posted by Brockles at 10:38 PM on January 30, 2010


That comment confused me a bit.

Or is your comment supposed to mean that crashes per se ruin races in general?

I took this to be its point. And a good one. If you've ever actually been to a motor race, the experience of a BIG accident is generally something-that-happened-somewhere-else-on-the-track-that-causes-everything-to-slow-down-for-twenty-minutes-or-so-while-they-clean-the-mess-up.

On TV, of course, they just jam a bunch of commercials at you, and replays. I'm sure Marshall McLuhan would be both appalled and impressed.
posted by philip-random at 11:30 PM on January 30, 2010


but F1 is one of the safer sports - especially so for the speeds it generally runs at.

It is *now*, but historically it was diabolical. Late 60s/early 70s the fatality rate amongst drivers was around one in three - as in, one driver in every three who raced in F1 in that era died on the track.
posted by rodgerd at 1:54 AM on January 31, 2010


Late 60s/early 70s the fatality rate amongst drivers was around one in three - as in, one driver in every three who raced in F1 in that era died on the track.

Can you cite some sources for that, please? I can only find reports of 22 drivers killed in total over the entire 20 year period. That is an average of just over one driver per year, which clashes with your rate, it seems.

I mean, F1 was certainly dangerous in the 60's and 70's, but 1 in 3 were killed sounds like an exaggeration to me. It's certainly been much, much safer since 1980 or so, anyway.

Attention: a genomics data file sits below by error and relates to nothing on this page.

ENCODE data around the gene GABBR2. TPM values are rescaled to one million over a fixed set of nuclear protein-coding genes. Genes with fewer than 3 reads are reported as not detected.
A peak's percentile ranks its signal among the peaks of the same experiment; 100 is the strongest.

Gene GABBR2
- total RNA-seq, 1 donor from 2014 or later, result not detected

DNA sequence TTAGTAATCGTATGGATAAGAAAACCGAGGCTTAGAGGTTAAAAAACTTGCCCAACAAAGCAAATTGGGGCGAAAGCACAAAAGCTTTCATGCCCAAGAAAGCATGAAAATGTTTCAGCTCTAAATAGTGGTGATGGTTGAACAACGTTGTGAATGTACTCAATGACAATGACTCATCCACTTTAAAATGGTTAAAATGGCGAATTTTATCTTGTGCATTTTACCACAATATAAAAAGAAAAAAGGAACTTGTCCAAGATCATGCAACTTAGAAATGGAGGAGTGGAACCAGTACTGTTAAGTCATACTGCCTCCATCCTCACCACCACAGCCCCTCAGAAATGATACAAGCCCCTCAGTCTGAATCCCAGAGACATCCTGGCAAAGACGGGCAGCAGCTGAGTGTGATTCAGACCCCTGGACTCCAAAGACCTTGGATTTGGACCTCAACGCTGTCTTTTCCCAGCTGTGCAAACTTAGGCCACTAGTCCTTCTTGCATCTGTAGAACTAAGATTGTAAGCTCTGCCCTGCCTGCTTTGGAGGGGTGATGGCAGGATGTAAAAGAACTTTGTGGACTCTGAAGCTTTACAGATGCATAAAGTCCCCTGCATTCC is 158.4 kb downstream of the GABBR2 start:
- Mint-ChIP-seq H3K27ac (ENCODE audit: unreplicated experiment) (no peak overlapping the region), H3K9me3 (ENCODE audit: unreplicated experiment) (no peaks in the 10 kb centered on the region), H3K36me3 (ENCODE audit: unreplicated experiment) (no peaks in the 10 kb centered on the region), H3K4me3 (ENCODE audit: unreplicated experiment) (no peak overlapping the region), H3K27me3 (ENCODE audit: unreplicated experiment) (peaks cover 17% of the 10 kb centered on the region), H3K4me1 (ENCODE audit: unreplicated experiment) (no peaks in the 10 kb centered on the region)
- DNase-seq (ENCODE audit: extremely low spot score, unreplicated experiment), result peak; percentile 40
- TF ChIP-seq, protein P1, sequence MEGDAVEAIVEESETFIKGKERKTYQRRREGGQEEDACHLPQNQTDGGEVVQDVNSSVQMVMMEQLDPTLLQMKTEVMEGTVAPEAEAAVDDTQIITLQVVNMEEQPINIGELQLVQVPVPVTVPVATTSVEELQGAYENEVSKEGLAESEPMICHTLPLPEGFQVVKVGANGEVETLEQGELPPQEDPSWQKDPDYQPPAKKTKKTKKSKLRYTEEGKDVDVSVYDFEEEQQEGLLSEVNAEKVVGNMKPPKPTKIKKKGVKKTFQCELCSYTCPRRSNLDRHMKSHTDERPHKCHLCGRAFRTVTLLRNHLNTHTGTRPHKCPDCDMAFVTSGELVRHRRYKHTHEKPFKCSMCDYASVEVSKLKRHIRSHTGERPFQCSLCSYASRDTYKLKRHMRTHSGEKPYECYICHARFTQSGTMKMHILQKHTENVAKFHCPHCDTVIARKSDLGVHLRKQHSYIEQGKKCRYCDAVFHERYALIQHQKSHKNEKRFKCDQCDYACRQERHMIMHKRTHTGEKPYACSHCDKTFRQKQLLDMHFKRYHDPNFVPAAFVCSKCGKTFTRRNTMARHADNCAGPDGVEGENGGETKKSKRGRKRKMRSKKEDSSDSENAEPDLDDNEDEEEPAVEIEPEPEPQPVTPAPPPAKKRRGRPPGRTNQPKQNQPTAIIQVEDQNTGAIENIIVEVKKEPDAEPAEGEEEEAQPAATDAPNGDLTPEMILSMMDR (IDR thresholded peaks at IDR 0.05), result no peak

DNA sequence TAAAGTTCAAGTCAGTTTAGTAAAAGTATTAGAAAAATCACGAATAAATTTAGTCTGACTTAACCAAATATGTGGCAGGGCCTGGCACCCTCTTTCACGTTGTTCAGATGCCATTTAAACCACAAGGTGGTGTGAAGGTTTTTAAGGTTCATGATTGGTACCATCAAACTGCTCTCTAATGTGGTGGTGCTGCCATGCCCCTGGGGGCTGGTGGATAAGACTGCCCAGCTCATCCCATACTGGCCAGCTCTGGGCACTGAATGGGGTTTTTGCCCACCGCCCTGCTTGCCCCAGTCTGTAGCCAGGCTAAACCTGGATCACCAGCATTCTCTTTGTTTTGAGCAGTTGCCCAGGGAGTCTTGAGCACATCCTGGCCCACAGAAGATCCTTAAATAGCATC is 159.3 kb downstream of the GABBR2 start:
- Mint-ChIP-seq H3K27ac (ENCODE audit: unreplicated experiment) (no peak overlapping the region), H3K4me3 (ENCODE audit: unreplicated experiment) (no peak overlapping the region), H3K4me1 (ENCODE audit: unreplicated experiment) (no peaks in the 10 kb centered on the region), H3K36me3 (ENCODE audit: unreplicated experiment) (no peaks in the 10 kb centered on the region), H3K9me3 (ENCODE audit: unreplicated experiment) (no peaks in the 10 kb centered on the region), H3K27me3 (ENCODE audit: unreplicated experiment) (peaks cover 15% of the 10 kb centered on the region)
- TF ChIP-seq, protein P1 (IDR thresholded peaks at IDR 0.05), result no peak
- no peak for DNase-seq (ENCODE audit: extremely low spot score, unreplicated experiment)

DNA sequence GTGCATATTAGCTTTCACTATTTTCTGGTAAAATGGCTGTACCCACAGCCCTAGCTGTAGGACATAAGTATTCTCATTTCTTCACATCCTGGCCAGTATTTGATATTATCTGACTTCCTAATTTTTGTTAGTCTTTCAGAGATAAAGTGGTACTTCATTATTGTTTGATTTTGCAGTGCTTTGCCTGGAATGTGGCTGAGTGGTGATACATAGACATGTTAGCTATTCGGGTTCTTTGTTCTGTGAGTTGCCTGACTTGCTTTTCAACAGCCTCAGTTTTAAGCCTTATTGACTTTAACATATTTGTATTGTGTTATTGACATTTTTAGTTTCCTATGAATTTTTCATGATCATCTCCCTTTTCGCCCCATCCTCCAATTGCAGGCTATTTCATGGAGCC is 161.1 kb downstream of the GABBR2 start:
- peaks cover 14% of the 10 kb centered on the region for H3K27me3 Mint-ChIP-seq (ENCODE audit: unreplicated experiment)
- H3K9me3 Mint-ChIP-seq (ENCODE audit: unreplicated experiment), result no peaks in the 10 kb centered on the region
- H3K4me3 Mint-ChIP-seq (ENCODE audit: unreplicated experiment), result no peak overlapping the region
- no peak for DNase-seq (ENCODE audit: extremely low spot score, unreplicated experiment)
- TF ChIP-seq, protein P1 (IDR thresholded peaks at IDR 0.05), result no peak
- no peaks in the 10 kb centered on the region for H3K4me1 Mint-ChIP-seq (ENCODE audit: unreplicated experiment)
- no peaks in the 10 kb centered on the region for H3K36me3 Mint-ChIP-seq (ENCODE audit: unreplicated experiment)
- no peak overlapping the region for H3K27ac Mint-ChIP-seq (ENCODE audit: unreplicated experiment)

posted by Brockles at 2:08 AM on January 31, 2010


Can you cite some sources for that, please?

It's one that pops up regularly from Jackie Stewart.
posted by rodgerd at 2:14 AM on January 31, 2010


Ha! Someone well known for not letting facts get in the way of a good anecdote...

I'd prefer a better source than that, personally. I imagine that 1 in 3 of the people during a smaller period may have been right, or maybe 1 in 3 of the people entered for the championship in one particular year ended up dying in a race car by the end of the decade, but 1 in 3 of all drivers who raced in a twenty year period is hard to believe and, like I say, doesn't seem to be backed up by the statistics I can find.
posted by Brockles at 2:29 AM on January 31, 2010


Don't forget Rally Racing. Finnish rally crashes and a particularly difficult left-hander.
posted by Authorized User at 3:36 AM on January 31, 2010 [4 favorites]


as in, one driver in every three who raced in F1 in that era died on the track.

21 drivers attempted to qualify for the 1970 Monaco Grand Prix. Of that number, 7 died in race cars, four of them F1 cars

Jochen Rindt, qualifying for 1970 Italian Grand Prix (F1)
Pedro Rodrigues, in a 1971 sports car race
Ronnie Petersen, 1978 Italian Grand Prix (F1)
Jo Siffert, 1971 Brands Hatch non-championship race (F1)
Piers Courage, 1973 Dutch Grand Prix (F1)
Bruce McLaren, 1970 sports car test crash
Denny Hulme, of a heart attack during 1992 Bathurst 1000
posted by philip-random at 9:39 AM on January 31, 2010


spiderskull wrote: "F1's had some pretty messy crashes. Frankly, though, I don't understand the fascination with them. They're too often fatal and just utterly ruin races."

On a road course, sure. For those of us whose idea of racing consists of turning left for 500 miles, however, the only excitement comes from the crashing.
posted by wierdo at 11:45 AM on January 31, 2010